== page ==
1. Timestamping: have your thought about doing this? While, as suggested,I can only discern the utmost scientific integrity from your posts (and I note your are a stickler for validation of observations:-)) - if your study continues to progress as we hope and word is spread further a field of you replication of Baalti, and cited as evidence of c60's longevity-potential, undoubtedly it would be challenged by some as there is no actual proof these mice are currently alive! ((or did you register them with SENS for the m-prize). It could be argued pictures, videos were taking some time ago. At least sticking in a video in a current newspaper would mittigate these doubts in the future!

2. I understand you are conducting a c60 rat study with other longecity members: I wonder if it would be worth taking softer data during the study - it would be interesting to know if the rats looked younger, behaved younger etc. Perhaps, standardised pictures of all rats, for example, could be taken and submitted to those with discriminating judgement of rodents where they could rank them according to how old they seem. It would be interesting to observe if, after one year, c60 rats appeared younger to the trained eye.

3. on cats - one thought I had on for a cat experiment which could inform quickly on the anecdotes of c60 in cats, though not longevity naturally, would be to track their activity with some gps device when left to their own devices. Does c60 make a difference? Does activity change according to dose, frequency, proximity to dose etc. Quite a lot of useful data could be gleaned from a small number of cats if the study was performed well I'd have thought.

once again thanks for your effort.

#369 YOLF

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Posted 07 July 2013 - 04:23 PM

Is there a cheap gps collar one could get?

#370 ambivalent

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Posted 07 July 2013 - 04:42 PM

No idea - there was a horizon programme on the bbc (on youtube) following the secret life of cats - cameras fitted too I believe. But I'm sure the technology exists pretty cheaply - ones that joggers use perhaps?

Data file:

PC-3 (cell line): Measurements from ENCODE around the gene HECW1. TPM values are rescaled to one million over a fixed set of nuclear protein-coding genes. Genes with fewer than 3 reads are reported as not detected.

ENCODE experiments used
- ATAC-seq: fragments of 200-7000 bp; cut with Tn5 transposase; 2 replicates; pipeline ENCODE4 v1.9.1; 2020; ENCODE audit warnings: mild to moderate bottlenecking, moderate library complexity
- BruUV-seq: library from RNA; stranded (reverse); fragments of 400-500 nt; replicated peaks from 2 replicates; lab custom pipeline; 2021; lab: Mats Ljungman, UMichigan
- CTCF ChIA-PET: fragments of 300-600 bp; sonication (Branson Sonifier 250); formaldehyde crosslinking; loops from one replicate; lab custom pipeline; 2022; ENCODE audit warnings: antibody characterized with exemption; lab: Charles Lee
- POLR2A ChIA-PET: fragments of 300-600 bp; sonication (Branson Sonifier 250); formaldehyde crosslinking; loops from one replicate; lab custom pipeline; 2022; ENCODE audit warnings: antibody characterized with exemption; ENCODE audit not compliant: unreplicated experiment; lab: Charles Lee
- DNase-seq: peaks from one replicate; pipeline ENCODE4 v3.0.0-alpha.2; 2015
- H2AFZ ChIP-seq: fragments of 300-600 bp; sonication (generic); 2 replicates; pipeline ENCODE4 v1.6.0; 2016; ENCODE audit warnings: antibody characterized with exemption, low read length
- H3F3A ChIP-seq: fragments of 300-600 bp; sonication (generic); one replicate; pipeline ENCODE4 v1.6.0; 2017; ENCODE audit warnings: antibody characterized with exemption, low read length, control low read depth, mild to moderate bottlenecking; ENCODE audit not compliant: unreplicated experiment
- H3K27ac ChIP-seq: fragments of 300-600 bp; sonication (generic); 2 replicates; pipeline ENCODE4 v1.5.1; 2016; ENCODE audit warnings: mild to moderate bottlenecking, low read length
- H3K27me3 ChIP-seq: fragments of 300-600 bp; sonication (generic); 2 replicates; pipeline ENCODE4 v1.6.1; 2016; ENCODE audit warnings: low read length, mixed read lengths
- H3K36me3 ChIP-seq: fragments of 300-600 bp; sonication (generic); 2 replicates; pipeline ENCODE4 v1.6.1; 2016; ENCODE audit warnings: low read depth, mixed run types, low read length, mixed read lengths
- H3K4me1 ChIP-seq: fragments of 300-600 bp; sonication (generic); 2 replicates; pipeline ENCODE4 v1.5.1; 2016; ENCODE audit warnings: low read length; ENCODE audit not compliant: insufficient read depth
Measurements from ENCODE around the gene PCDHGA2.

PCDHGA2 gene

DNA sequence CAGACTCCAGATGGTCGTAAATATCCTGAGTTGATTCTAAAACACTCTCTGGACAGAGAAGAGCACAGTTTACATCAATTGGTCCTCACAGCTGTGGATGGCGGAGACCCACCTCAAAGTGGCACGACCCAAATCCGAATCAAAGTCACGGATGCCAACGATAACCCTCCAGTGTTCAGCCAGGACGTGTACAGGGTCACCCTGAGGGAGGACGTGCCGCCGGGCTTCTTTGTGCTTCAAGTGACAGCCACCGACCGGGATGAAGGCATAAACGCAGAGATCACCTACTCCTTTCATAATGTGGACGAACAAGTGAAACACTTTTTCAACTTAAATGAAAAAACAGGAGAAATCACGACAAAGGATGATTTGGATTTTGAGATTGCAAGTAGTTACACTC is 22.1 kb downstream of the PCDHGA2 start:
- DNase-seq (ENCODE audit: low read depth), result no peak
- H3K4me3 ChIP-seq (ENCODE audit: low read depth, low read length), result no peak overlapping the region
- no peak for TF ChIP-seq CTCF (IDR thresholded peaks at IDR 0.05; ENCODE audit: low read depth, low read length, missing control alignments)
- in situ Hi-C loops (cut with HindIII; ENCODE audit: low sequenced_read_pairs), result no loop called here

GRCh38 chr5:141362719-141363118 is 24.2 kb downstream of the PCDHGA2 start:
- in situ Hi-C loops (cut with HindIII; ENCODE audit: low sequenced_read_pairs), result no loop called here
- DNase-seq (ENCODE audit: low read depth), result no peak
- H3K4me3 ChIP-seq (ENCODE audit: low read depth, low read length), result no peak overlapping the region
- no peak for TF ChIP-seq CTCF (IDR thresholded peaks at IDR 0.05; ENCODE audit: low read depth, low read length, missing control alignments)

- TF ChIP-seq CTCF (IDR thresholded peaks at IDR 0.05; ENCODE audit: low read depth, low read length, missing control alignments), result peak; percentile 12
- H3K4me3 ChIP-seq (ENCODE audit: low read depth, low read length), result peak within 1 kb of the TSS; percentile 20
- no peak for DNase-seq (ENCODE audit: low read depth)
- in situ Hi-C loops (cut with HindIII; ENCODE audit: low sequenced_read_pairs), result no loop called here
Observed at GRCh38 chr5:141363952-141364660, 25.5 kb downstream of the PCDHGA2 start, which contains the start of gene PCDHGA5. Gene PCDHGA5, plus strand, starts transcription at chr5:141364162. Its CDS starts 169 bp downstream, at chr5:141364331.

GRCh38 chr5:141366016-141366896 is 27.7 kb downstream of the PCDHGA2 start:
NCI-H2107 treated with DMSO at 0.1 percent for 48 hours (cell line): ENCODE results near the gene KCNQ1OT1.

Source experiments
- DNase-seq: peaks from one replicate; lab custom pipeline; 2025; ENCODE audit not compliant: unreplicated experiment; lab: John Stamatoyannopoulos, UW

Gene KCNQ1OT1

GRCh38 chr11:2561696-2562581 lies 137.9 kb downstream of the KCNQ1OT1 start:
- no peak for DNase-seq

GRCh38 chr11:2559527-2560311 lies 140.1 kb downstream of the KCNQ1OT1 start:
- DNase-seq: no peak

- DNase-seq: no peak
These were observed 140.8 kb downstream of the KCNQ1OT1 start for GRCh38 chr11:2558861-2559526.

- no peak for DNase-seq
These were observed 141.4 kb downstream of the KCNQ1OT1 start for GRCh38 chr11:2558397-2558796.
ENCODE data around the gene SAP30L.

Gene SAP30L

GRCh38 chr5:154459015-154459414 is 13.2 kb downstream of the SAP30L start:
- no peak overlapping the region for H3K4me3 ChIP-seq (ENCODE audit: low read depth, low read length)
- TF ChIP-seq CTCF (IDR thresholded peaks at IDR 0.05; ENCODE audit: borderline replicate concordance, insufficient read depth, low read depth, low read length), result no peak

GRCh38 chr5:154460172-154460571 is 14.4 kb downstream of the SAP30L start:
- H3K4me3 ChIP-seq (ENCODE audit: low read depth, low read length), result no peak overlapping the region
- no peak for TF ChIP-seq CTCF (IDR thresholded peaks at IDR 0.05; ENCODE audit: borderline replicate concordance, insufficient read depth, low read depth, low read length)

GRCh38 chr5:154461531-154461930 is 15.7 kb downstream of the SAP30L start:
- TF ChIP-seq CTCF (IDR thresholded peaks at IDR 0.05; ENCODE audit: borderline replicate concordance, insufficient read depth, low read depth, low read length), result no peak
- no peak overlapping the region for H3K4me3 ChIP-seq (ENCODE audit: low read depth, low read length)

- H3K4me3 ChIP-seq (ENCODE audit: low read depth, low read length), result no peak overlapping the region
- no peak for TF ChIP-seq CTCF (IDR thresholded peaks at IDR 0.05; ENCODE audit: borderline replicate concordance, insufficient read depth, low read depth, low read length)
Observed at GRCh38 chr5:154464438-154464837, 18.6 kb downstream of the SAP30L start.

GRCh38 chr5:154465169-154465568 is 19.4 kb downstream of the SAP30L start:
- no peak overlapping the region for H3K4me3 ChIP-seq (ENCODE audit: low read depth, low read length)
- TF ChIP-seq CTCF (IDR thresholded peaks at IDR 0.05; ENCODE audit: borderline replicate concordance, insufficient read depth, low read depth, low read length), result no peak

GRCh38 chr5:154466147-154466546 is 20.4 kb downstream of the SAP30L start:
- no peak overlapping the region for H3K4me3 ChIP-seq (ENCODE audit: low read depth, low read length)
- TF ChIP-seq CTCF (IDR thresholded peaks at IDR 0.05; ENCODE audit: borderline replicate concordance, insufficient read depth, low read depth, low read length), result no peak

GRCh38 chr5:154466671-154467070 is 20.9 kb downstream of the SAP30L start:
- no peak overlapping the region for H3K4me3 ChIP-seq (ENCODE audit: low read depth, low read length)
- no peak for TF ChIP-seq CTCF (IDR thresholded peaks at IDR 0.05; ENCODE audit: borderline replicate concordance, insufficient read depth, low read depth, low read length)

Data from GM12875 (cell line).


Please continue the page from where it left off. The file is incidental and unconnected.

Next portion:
Edited by ambivalent, 07 July 2013 - 04:43 PM.


#371 YOLF

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Posted 07 July 2013 - 05:21 PM

We should talk about it in another thread so we don't hijack AV's.
http://www.longecity...other-cat-trial

#372 ambivalent

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Posted 07 July 2013 - 05:38 PM

Sure, I just added it in here as I recall AV wanting to carry out cat studies: apologies if that was bad form. By all means put together metrics and experimental conditions on your thread: I'm sure there are those better qualified to contribute to those specifications than me, especially as I've not owned a cat! Happy to contribute though.

#373 AgeVivo

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Posted 08 July 2013 - 04:12 PM

1. It could be argued pictures, videos were taking some time ago. At least sticking in a video in a current newspaper would mittigate these doubts in the future!

Very good idea. Will do it as soon as I come back from vacations

2. I understand you are conducting a c60 rat study with other longecity members: I wonder if it would be worth taking softer data

Absolutely. What would be great is to have participants participate in Mprize at home. For that, many things must be tested: http://mprize.org/?pn=mj_mprize_how I had thought of it when starting this, but it was a bit complex and I did not want to add any complexity that could slow me down or, worse, increase the risk of me not doing things right. Is anyone interested in thinking about how to meet Mprize requirements? If so, please discuss it here: http://www.longecity...tion-open-poll/ Please consider that things need to be excessively simple for participants: we don't want them to focus on many parameters and lack time to handle the food and drink normally.
Also If we win the Mprize, it needs to be decided if all the money goes to LongeCity, of it some of it (eg half of it) goes to the person with the longest lived animal or (best I think) equally to the experimenters.

3. on cats

on mice, rats, hamsters, cats or other, please answer this poll and discuss there: http://www.longecity...tion-open-poll/